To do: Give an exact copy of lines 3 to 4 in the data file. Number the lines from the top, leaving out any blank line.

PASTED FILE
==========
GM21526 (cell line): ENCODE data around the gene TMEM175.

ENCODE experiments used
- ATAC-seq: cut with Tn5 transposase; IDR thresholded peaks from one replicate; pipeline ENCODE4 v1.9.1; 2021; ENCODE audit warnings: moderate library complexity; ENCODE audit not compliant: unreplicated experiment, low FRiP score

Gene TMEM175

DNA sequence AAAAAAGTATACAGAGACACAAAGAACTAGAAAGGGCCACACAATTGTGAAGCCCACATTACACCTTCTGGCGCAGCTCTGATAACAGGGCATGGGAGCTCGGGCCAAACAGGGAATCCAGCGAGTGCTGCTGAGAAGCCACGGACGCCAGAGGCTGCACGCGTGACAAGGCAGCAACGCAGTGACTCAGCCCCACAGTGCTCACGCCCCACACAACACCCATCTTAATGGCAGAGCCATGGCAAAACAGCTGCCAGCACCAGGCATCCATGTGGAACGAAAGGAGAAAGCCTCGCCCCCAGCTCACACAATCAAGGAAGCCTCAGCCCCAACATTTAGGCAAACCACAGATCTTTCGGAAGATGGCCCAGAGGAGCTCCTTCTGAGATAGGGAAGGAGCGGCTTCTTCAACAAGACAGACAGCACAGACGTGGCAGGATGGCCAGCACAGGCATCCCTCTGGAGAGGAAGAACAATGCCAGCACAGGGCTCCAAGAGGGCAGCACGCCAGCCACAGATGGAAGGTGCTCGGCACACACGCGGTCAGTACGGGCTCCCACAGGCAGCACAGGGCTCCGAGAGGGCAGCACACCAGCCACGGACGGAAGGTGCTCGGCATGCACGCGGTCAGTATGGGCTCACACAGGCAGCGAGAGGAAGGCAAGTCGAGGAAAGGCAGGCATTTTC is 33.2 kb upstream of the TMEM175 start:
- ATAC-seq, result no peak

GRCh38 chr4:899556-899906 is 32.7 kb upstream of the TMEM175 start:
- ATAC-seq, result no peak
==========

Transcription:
- ATAC-seq: cut with Tn5 transposase; IDR thresholded peaks from one replicate; pipeline ENCODE4 v1.9.1; 2021; ENCODE audit warnings: moderate library complexity; ENCODE audit not compliant: unreplicated experiment, low FRiP score

Gene TMEM175